Purchase cards – These allow you to shop stress-free as you won’t pay interest on purchases for a set period of time.Make sure you clear your debts before the period is over
The best kind for stopping interest payments on credit card debt is a balance transfer card.
The five golden rules of using a balance transfer cardTHESE are the rules you must always follow when using a 0 per cent card, according to moneysavingexpert.com
Always clear your debt before the 0 per cent offer ends – otherwise you can end up getting stung with high interest payments. If you can’t pay it all off, try to shift the debt to another balance transfer card,
Repay at least the monthly minimum – If you don’t the company will sometimes take the 0 per cent deal away from you. Ideally you should be paying more than the minimum anyway.
Don’t use the card to spend or withdraw cash – you can end up paying a hefty interest bill. Use a different card for spending.
Always check eligibility – to make sure you protect your credit rating
Check the deal you actually get – when a product is advertised as ‘up to’ only the consumers with the best credit scores are likely to get the deal. If you have a poorer score you might get a shorter 0 per cent period. Make sure you know how long you have to pay your debt back.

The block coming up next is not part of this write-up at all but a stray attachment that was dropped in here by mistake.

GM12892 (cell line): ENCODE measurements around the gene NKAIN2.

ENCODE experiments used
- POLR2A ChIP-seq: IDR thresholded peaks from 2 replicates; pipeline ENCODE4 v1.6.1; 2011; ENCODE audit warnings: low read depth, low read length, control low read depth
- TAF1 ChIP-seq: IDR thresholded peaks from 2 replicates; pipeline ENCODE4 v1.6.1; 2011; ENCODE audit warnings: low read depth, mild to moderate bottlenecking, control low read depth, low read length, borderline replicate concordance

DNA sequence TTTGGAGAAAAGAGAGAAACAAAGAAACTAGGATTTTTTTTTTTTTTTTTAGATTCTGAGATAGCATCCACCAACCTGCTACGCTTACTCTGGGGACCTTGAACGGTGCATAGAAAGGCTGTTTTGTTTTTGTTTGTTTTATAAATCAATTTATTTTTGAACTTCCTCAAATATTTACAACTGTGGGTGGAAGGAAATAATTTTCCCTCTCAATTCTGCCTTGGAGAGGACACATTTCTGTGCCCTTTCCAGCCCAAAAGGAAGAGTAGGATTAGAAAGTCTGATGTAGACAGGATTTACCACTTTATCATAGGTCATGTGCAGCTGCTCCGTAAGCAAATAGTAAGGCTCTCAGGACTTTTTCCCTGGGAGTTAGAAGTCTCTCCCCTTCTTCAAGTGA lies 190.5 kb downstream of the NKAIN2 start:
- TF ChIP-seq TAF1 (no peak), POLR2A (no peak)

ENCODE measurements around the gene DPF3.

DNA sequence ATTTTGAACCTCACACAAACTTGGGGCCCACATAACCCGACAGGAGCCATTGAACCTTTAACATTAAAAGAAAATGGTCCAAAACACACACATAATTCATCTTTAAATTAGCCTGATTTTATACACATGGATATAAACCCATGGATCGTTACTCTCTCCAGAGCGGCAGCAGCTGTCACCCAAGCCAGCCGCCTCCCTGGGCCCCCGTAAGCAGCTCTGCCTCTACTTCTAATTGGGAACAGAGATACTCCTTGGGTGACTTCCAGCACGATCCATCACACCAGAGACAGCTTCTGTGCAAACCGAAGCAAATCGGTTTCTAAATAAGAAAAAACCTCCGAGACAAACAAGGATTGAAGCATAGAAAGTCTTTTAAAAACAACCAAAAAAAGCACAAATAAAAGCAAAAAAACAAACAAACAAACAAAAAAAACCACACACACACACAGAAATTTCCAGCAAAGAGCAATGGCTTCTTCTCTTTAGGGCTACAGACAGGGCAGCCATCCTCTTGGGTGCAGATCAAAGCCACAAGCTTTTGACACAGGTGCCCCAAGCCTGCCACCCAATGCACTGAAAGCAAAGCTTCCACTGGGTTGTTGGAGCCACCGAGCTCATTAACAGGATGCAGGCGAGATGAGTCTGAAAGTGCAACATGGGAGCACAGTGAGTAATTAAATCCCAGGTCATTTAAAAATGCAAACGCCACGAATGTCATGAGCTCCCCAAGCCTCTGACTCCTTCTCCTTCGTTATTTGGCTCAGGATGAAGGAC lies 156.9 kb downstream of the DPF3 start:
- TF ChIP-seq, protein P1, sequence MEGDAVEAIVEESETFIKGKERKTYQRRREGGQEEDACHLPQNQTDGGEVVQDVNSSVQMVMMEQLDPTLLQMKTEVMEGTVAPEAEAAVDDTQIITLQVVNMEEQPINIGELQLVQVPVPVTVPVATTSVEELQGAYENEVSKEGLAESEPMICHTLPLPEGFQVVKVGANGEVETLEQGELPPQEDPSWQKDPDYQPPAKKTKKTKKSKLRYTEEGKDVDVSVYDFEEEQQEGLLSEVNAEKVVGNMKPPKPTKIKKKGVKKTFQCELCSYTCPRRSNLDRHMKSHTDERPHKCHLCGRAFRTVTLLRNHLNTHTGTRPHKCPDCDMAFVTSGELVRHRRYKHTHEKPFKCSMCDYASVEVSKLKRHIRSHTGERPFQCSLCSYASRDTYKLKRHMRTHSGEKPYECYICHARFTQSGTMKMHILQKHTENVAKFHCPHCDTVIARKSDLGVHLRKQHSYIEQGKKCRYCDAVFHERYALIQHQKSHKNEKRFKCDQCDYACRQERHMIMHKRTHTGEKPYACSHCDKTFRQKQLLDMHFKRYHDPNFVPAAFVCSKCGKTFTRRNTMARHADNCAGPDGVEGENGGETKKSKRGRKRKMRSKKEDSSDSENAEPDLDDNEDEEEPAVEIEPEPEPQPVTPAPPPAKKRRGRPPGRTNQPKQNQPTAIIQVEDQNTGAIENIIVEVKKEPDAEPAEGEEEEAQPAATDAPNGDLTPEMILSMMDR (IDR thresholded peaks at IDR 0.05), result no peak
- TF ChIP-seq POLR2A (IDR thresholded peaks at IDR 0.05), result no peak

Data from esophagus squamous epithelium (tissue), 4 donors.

How much money could I save?
How much you can save by switching to a 0 per cent card, depends on how much interest you’re paying and how quickly you’re paying off your debts.
Look at your monthly interest payments and add them up to see what you could save each year.
For many people, the difference could be thousands of pounds.
For example, someone with a £1,000 balance on a typical credit card could save £98 in interest payments over a year if they switched to a balance transfer card.
This would add up to £293 over three years.
Someone who owed a more substantial £5,000 would save a whopping £488 in interest over 12 months.
Over three years this would add up to an eye-watering £1,465.
A MoneySavingExpert.com user Hayley said: “I finally got off my backside and did a balance transfer. Thanks to @MartinSLewis and @MoneySavingExp for making it so easy. Here’s to saving £300/yr.”